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J.A. Wedum Residential Hospice
A place to reflect. To share. To remember. To live.
J.A. Wedum Residential Hospice
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The J.A. Wedum Residential Hospice is enhancing the way Allina Hospice provides end-of-life care in this region. By providing around-the-clock hospice care, we honor the wishes of patients who want to live the remainder of their days in a home-like setting. We also offer their loved ones the ability to step back from being the caregiver and focus on what really matters - being a family.
Staff and families share how J.A. Wedum Residential Hospice helps them honor the wishes of patients who want to live the remainder of their days in a home-like setting.
Beth Wedum: It's probably the most important part of dying, is to be comfortable.
Steve Robertson, chaplain: It's about helping the person see their dignity, their value and being able to share that gift with their families.
Geoff Grassle, board member, Allina Hospice Foundation: It's about getting the most out of the time you have left.
Amy Noble, Hospice nurse, case manager: Hospice includes so much. You learn about hospice because your experiences shape your life. When you come into hospice you meet an entire team of people. This is a journey you are on and we are on this journey with you.
Darryl Hill: Some people want to stay in their homes but that is a tremendous drain on the caregiver.
I could not give her the care she needed. That isn't fair to her. To me.
What it did is give me a little life. I tried to keep my life as normal as I could. I would see her twice a day.
Gretchen Keel, Hospice nurse: All we continue to do is hope that you can love your loved one. And we can be in the background to help in any way we can.
Wedum: You just know you are doing something good for the patients.
I think the wonderful thing with the hospice we have built here is each room has an individual patio for each room and they built the windows to the size where they can wheel the bed out if somebody can't get out of bed but get outside. That's pretty top notch.
Noble: When you walk into the residential hospice house you will feel like you are going home. It is your home. When you go there we will welcome there as part of our family. We will take care of you just like you are one of ours.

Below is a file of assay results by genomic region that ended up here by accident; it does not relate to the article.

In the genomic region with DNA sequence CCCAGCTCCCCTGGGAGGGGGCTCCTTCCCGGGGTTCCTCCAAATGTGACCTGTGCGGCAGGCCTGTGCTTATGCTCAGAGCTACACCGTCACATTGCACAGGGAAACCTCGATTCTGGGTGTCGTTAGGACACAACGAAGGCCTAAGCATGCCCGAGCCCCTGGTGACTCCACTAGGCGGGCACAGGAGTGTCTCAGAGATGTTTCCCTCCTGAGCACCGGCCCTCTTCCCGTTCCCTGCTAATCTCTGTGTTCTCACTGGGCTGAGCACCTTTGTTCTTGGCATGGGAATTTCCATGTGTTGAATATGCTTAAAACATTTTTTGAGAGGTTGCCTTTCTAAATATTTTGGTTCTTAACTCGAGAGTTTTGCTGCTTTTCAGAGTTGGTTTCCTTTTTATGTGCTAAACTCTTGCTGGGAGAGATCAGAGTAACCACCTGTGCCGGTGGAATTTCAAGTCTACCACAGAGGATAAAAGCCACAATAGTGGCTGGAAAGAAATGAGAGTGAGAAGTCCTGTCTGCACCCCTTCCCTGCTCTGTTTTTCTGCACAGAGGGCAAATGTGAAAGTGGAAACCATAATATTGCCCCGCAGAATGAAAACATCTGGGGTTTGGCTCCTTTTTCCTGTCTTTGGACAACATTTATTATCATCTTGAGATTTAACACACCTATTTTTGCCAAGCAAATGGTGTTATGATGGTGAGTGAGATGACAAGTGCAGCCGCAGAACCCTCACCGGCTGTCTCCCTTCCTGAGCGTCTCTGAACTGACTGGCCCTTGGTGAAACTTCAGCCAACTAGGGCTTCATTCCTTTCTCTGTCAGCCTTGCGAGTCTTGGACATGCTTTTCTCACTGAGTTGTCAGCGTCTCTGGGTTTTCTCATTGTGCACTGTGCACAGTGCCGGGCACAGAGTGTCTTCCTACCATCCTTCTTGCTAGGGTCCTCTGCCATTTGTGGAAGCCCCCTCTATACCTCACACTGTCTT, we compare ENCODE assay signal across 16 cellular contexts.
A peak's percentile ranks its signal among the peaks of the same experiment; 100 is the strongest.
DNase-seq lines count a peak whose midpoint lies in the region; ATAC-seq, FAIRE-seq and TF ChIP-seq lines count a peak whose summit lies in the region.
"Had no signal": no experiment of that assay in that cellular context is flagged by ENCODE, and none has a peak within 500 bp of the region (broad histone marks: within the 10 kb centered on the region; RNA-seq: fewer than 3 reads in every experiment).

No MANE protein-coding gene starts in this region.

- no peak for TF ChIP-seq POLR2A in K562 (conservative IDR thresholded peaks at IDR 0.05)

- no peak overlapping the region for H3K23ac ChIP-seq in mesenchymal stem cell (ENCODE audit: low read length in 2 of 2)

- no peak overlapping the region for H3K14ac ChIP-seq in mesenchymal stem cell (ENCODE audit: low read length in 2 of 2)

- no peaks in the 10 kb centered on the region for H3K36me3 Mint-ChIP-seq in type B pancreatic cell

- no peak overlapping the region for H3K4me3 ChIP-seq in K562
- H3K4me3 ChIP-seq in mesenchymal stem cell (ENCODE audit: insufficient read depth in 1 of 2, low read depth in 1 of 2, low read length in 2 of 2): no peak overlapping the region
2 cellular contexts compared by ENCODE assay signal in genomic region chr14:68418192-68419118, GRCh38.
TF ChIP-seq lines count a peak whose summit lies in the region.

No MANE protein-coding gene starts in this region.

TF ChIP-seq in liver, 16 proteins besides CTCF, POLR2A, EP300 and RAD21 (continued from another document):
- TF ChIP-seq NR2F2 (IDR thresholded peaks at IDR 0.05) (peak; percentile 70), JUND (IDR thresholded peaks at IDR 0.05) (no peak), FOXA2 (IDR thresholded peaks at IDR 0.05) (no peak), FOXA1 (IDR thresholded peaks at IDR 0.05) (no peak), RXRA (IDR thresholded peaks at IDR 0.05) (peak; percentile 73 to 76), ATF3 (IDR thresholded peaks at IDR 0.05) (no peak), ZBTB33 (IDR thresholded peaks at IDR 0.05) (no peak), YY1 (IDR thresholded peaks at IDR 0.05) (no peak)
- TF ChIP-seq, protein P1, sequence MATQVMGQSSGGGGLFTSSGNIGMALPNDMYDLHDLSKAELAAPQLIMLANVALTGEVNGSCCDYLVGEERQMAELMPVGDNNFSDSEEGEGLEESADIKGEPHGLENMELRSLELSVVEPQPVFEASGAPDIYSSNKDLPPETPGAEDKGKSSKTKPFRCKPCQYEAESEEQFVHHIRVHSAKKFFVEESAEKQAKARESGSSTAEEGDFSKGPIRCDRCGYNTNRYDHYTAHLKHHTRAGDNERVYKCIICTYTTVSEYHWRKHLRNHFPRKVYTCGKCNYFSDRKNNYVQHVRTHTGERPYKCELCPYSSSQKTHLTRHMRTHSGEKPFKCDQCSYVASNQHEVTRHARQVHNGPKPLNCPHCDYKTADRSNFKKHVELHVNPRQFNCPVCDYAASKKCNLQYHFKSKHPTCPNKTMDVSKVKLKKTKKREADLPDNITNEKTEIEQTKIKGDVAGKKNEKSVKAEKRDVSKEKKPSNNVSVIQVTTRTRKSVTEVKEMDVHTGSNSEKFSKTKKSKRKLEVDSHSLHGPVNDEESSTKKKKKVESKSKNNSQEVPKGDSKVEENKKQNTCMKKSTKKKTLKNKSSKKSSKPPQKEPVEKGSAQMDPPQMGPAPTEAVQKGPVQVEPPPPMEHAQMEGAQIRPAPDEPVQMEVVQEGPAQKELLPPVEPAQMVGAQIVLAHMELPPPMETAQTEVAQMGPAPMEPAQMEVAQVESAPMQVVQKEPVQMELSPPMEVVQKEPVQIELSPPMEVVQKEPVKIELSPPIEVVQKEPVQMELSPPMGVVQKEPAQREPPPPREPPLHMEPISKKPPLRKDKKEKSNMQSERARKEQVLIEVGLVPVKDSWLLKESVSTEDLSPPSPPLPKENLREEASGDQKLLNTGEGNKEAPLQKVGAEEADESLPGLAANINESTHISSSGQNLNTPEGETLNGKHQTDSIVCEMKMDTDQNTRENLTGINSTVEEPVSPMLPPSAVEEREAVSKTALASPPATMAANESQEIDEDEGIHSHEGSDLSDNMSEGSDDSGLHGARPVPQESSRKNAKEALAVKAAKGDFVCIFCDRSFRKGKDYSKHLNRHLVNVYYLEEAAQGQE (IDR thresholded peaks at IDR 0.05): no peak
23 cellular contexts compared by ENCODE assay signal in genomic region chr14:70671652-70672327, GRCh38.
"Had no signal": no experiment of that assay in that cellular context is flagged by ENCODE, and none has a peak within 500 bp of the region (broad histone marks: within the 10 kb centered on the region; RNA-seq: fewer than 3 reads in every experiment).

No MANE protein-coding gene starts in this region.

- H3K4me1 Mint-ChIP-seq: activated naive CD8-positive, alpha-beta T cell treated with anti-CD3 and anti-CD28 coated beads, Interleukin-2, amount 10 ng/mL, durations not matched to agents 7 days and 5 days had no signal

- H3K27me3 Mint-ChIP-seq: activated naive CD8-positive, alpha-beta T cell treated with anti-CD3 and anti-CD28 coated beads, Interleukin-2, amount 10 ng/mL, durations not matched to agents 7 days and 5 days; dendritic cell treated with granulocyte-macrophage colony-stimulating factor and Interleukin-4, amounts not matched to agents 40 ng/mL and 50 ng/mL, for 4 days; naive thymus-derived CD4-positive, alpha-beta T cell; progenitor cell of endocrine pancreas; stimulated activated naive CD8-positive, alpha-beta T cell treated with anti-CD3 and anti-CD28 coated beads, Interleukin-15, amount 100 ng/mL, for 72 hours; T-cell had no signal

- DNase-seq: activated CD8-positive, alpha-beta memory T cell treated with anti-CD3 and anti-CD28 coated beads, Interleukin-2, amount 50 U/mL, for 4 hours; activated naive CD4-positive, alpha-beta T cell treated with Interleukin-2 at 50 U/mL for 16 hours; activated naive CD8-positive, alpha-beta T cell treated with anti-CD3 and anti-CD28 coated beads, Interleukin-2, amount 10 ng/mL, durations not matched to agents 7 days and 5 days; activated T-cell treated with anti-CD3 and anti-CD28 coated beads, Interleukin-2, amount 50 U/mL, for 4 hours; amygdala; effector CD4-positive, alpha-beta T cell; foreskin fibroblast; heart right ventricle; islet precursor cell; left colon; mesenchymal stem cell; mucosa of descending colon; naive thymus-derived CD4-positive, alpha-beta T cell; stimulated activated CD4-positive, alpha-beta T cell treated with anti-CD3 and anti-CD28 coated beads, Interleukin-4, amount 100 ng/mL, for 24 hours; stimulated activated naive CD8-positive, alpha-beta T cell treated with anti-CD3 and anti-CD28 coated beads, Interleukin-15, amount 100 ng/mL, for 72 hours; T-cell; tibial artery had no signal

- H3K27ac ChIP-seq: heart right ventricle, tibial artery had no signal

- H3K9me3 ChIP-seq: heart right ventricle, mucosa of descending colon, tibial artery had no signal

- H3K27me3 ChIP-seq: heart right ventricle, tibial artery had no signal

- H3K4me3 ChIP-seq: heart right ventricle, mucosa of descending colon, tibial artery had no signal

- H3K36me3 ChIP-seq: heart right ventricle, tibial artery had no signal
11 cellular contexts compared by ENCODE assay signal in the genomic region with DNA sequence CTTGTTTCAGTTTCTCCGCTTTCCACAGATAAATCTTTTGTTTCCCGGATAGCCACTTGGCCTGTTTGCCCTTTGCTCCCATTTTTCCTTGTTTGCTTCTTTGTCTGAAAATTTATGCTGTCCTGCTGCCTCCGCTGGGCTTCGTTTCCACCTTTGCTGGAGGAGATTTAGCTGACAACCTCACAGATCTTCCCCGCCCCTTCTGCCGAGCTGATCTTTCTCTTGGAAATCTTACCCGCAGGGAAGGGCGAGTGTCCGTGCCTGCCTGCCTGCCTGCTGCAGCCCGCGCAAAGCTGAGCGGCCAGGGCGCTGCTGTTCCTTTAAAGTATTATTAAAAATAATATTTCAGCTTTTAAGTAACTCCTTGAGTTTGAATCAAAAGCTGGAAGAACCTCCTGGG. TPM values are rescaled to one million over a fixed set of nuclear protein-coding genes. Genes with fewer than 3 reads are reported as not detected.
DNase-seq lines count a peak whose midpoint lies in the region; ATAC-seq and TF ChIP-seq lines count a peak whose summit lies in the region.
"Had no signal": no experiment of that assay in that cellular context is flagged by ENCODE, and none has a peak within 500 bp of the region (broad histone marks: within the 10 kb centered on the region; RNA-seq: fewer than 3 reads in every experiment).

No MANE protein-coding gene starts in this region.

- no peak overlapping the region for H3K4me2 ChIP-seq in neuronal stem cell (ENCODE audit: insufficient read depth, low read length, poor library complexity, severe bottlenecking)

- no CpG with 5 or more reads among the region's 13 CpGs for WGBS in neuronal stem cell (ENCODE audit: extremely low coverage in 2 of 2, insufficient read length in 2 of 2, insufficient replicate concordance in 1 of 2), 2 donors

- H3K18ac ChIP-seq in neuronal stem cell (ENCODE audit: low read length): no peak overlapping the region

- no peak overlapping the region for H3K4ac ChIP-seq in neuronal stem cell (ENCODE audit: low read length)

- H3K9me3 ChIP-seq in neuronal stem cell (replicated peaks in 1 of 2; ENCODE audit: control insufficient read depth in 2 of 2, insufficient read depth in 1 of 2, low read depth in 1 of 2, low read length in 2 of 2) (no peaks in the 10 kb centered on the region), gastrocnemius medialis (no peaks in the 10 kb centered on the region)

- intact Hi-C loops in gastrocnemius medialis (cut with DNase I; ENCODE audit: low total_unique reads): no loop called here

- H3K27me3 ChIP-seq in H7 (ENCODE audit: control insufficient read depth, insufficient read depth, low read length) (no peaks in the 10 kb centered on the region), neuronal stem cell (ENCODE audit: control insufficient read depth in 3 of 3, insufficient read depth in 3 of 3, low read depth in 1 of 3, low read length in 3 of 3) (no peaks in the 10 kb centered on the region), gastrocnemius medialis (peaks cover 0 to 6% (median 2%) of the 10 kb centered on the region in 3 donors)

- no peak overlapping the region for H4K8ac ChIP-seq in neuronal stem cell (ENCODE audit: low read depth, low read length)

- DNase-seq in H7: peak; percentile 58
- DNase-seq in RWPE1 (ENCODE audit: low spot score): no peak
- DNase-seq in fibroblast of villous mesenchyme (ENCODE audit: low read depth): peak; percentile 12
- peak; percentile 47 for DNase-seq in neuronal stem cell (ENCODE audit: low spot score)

Robertson: They will be offered a care and a commitment that is unlike anything else.
Gloria Cade, Hospice director: All of those caregiving worries, responsibilities are lifted from their shoulders onto someone else. They can still be present 24 hours a day with their loved ones but now it’s as a family member not as the primary caregiver.
Grassle: Your first step in that door whether you are a patient and considering hospice or a family member in need of hospice, I think that’s going to set the tone for the rest of your experience with it.
Dr. Donald Grossbach, Hospice medical director: More quality time can be spent with the patient caring for the patient’s emotional needs and spiritual needs at that point rather than being so worried and bothered by the physical needs that our staff will take care of.
Robertson: I want the patient to leave knowing they have great value. Who they are, what they believe, they have tremendous value. They’ve made a contribution and a footprint in this life and that footprint will be left behind and it’s my job to help them discover what that footprint is.
Grossbach: The hospice workers are special people. They really are. They are drawn towards hospice. It is very, very uncommon for someone to come into hospice and not want to stay there.
Cade: We are bringing that quality to them we are bringing those meaningful experiences to them at the end of life.
Noble: It’s not something that leaves you, it’s a part of who you are.
I literally love what I do.
Robertson: It is the greatest blessing I have ever had. These people understand what is really important in life. All the other things are peripheral. Nobody that I visited talked about the car they drive, the home they own, the money they have in the bank, the trips they took, none of that discussed. All of them, all of them talk about what has my life meant. What has my family meant to me. All of them are surrounded by family members giving them love and receiving love. That’s what it’s all about in the end. And I’m privileged to witness that.
A place to reflect. To share. To remember. To live.
The J.A. Wedum Residential Hospice opened its doors to the public in February. One of its first patients was Carry Wong.
The J.A. Wedum Residential Hospice is for people who have a life-limiting illness and need professional around-the-clock care.
All the comforts of home when they matter most
"The Wedum House was absolutely awesome and the staff was phenomenal. We placed mom there for her final days, sight unseen...it was way more than our expectations."
Daughter, Wedum Hospice patient
The J.A. Wedum Residential Hospice is designed for patients with a life-limiting illness who need professional around-the-clock care. For more information, call
Volunteers are needed to give of their time and talents at the Wedum Hospice. Flexible schedules available. Learn more online at allina.com/hospice.
Who pays for your care?
The J.A. Wedum Residential Hospice is a Medicare certified facility. Hospice care is covered by most insurers, including Medicare, Medicaid and private insurers. Room and board expenses are separate from the hospice care billed to insurance. Generally, room and board expenses are paid by patients or their families.
The J.A. Wedum Residential Hospice is an alternative to hospice care provided in your home or in a traditional hospital setting. The residential hospice will remind you of a comfortable home in a peaceful neighborhood. There's a landscaped welcoming area that provides safe access around the clock. And we offer a wide range of amenities to make you feel at home:
Care by expert hospice professionals
Your care team will work closely with your doctor to meet your physical, emotional and spiritual needs. Along with support provided by nurses, home health aides and social workers, your care could include: